How does Moose sleep after his first night on Alcatraz Island?
After Natalie has spent just one night at the Esther P. Marinoff School, Mr. Purdy calls the Flanagans to let them know that Natalie isn’t ready for school. What reason does he give for sending her back home?
Who is “105” and why does this person cause Moose so much anxiety?
What is it about Natalie’s behavior that makes it hard for her family to live with her?
Why do you think it is so important to Mrs. Flanagan to keep celebrating Natalie’s 10th birthday? And how does Moose get her to change her mind about this?
Imagine that, like Moose, you had a sibling that lived with a significant disability or condition like autism. How would your life be different? Do you think you would relate to your sibling like Moose relates to Natalie?
Moose finds himself attracted to Piper and very suspicious of her. If you could give Moose some advice about how to handle Piper, what would you say? How do you think Moose ought to respond to her?
As Moose obediently helps his sister off the boat when they arrive at school, he thinks to himself, “Good Moose, obedient Moose. I always do what I am supposed to do.” (Page 28) Is this true?
Mrs. Flanagan tells Moose, “Your better with Natalie than I am.” (Page 180) What does Moose do for Natalie that her mother does not? How does Moose treat Natalie? And how do Moose’s friends on Alcatraz play a role in helping Natalie?
From the beginning to the end of the novel, which characters seem to show signs of changing? How do they change? Do you think these changes will last?
How did Natalie really get accepted into school? What made Mr. Purdy suddenly to decide to open another school? Did Moose’s letter to Al Capone make a difference? Describe two or three possible scenarios to describe what might have happened.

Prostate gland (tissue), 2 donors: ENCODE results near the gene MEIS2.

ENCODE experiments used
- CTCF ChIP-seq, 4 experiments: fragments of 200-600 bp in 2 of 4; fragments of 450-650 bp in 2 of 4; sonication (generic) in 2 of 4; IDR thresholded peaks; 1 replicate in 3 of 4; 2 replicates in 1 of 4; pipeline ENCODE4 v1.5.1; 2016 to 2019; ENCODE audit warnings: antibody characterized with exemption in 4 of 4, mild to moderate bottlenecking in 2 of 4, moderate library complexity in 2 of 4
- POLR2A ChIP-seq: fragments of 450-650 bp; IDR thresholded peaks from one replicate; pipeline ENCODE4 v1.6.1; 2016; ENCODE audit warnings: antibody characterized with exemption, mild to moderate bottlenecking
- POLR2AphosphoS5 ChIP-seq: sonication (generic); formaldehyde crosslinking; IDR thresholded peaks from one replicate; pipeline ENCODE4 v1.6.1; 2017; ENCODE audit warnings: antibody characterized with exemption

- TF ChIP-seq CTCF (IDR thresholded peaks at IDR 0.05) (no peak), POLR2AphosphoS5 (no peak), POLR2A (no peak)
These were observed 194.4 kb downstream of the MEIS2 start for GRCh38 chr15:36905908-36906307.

Imagine the Flanagan family after Natalie has left to attend Mr. Purdy’s new school. How will Moose’s life change when Natalie is away at school? Will his relationship with his parents be different when Natalie is out of the house?
Is Mrs. Flanagan a good mother to Moose? Is she a good mother to Natalie? Why does she treat her children so differently? Is she right in being this way?
Based on the title of the book, what did you think this book would be about before you read it? How was the story different from what you expected?
Using a netbook, define what autism is. List three to five characteristics of autism. Has treatment of autism changed since the 1930’s?
If Moose believes that Al Capone is responsible for Natalie’s admission into the school, how would he thank him? Pretend that you are Moose and write Al Capone a thank you letter. (10 points) Use complete sentences, proper grammar, punctuation and spelling. You should also write one compound sentence, one complex sentence and one compound, complex sentence.
In complete sentences, explain why the following quotes are important to the development of the character or plot.
“Don’t answer it,” I yell to Natalie as I wade through the boxes to the front door. Page 10
“Sure. I’ve been to hundreds of morgues. Thousands of them, in fact. Dead criminals…don’t I get to meet any live ones?” I ask. Page 13
“Put her in an asylum, Helen. It’s the humane thing to do,” Mrs. McCraw said between bites of cinnamon nut cake. Page 29
“Things fell apart at my house after that. Ants in the sink. Flies in the garbage. Cereal for supper. No clean dishes. Natalie in the same dirty dress. The blood of picked scabs on her arm.” Page 65
“Do you think it’s kind of mean, taking her buttons away?” Page 91
The warden ignores me. He waits. “That’s right. Money motivated most of ‘em. Is that how you want to end up?” Page 115
I stop and stare at him. “How come you’re so friendly with her all of a sudden?” Page 136
“But never you—not Mommy—you, a pronoun.” Page 157
“Natalie,” I whisper. “This is your chance.” I smooth out her tangled hair. “You have to get into the Esther P. Marinoff this time, okay? Mom can’t handle it if you don’t.” Page 175
Piper nods. “That’s what we figured,” she says. Page 191
“I am”—he wipes at his eyes with his shoulder so he doesn’t have to let go of us—“so very proud of my children. So very proud.” A sob escapes his chest. “What wonderful people you’ve grown to be.” Page 194